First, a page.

"It is an enriching experience for me to observe people as they come to recognize something for the first time."Read More
Doctoral Program in Clinical Psychology is Tops for Training
May 4, 2009
From left, clinical psychology students Alvin Poon, Amanda Russo, Associate Professor John Forsyth, and student Isaura Olivares. (Photo Mark Schmidt)
Isaura Olivares' experience illustrates why UAlbany's doctoral program in clinical psychology just won a national award for outstanding training from the Association for Behavioral and Cognitive Therapies (ABCT).
Olivares, of Brooklyn, N.Y., and a native of the Dominican Republic, is a first-year student in the highly selective program, which accepts six to eight students each year out of more than 180 applicants. "I have been working in Dr. Hazel Prelow's lab to better understand the role of resiliency in the lives of at-risk youths from ethnically diverse populations," said Olivares.
Her long-term goal is to work in a setting where she can make a difference in the lives of vulnerable children.
Amanda Russo of North Haven, Conn., sees herself working in a veterans' hospital. Russo is gaining valuable research and clinical experience using Acceptance and Commitment Therapy (ACT) for the anxiety disorders.
Russo works with John Forsyth, an associate professor of psychology and director of clinical training and the Anxiety Disorders Research Program. Forsyth is an internationally-recognized expert in mindfulness and acceptance-based behavior therapies such as ACT.
The strength of UAlbany's doctoral program in clinical psychology is its "wonderful faculty who work with us individually to meet our personal goals in teaching, research, and clinical work," said Andrea Hobkirk, a first-year student from Hershey, Pa., who wants to work in academia or a teaching hospital.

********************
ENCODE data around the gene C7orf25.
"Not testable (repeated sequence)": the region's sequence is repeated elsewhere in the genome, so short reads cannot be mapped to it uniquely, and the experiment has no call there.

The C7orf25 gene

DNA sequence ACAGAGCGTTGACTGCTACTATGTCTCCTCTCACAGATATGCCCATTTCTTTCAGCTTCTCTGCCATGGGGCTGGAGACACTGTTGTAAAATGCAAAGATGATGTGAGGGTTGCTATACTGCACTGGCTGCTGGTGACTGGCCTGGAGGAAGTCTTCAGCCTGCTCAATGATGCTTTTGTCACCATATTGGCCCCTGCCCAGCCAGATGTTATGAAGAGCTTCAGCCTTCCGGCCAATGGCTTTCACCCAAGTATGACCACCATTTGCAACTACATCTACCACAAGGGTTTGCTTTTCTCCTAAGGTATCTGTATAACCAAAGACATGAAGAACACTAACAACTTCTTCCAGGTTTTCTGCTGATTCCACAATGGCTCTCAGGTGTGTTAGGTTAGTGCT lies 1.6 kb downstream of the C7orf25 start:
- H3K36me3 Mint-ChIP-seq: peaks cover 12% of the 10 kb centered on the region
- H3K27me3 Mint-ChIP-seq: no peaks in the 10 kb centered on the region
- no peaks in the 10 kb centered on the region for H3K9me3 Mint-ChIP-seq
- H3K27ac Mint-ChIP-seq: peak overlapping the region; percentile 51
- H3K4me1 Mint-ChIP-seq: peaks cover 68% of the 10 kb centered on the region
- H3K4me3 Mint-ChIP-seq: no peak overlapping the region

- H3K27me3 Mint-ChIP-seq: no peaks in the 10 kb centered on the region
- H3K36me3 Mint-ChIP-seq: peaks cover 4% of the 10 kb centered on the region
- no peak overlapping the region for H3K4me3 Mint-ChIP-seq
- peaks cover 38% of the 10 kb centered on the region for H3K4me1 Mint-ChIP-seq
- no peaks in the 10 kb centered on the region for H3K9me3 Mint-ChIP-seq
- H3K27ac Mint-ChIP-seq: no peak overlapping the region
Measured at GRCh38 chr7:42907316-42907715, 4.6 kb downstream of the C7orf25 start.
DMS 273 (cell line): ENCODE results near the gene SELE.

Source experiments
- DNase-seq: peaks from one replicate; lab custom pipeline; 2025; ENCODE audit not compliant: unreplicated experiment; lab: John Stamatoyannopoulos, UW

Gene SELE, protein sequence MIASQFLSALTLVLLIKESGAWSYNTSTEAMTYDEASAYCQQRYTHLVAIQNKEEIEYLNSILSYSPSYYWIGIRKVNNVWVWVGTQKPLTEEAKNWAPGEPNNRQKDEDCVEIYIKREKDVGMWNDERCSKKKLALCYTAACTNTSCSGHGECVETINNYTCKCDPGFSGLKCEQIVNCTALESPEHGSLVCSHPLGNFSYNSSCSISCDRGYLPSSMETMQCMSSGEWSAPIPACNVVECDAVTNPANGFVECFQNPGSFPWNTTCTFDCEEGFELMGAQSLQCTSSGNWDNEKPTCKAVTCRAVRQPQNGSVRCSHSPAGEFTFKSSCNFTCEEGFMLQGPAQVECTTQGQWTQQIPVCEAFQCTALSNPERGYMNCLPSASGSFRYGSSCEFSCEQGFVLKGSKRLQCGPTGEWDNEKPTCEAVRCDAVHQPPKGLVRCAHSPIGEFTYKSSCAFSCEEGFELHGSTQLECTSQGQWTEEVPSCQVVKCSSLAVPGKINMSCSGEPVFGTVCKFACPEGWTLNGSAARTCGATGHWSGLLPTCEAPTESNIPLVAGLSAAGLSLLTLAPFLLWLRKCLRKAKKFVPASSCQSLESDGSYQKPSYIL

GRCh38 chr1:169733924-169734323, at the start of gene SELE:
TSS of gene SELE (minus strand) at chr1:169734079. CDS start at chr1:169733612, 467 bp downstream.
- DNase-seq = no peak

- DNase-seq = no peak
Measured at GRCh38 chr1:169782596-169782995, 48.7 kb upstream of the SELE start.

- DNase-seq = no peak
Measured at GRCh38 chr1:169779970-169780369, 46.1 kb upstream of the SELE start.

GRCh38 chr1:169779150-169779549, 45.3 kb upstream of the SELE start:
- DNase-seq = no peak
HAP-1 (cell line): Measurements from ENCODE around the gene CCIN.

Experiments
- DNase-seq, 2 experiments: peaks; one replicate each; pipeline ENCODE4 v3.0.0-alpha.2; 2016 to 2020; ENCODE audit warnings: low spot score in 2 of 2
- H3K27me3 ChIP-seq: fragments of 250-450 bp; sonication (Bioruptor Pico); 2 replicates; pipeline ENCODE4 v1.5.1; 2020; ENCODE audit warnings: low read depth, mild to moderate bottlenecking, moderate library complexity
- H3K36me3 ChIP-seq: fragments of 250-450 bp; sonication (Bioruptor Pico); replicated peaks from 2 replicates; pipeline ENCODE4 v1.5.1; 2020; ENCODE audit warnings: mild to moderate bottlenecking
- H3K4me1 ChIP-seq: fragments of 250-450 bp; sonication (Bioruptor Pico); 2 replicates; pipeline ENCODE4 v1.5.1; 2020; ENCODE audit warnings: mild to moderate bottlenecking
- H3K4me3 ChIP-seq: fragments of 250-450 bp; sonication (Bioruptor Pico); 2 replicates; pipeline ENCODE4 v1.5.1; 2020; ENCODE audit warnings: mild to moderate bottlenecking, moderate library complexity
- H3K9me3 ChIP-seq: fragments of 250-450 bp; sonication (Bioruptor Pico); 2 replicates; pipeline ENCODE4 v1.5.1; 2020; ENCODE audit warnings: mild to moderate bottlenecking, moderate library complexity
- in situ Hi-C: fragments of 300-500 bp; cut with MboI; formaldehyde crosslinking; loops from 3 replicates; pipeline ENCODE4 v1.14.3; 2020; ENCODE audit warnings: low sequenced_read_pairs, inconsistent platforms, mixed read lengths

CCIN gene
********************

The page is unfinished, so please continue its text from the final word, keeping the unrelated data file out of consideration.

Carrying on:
UAlbany was recently ranked in the top 25 percent of the nation's doctoral programs in clinical psychology by U.S. News and World Report. Its students are immersed in a rigorous program of study focused on the integration of clinical science and practice. All students receive their first formal clinical training under faculty supervision at the Psychological Services Center – an in-house training clinic which serves the mental health needs of individuals from the Capital Region.
The program attracts students from around the world, like Alvin Poon, a third-year student from Hong Kong, who has his sights set on a clinical research career in health psychology.
Clinical psychology students Andrea Hobkirk and Ari Rabkin with Associate Professor John Forsyth. (Photo Mark Schmidt)
"This award is a bright feather in our cap, coming on the 30th anniversary of the establishment of our program," said Forsyth, who prepared the award nomination on behalf of the program. Competition is stiff, and the honor is only given once every two years, he added. "The award recognizes the pioneering contributions of our faculty and our fabulous students in the field of behavior therapy, within clinical science and practice more generally, and ultimately in making a difference in the lives of those with whom they have contact, whether that be in a lab, a classroom, or in the clinic," said Forsyth.
Five presidents of ABCT have been Albany students, post docs, or faculty. Successful UAlbany alumni include:
• Marty Antony, president-elect of the Canadian Psychological Association.
• Gayle Beck, a leader in behavior therapy, serving as president of ABCT and editor of Behavior Therapy.
• Bruce Chorpita, professor of psychology at the University of California, Los Angeles
• Steve Safren, an Associate Professor of Psychology and Psychiatry at Massachusetts General Hospital and the Harvard Medical School.
Recent alumna Christine A. Franco, a postdoctoral fellow at the Yale University School of Medicine, said, "I can see the advantages and opportunities that the training at the University at Albany has afforded me; it has truly prepared me well every step of the way."
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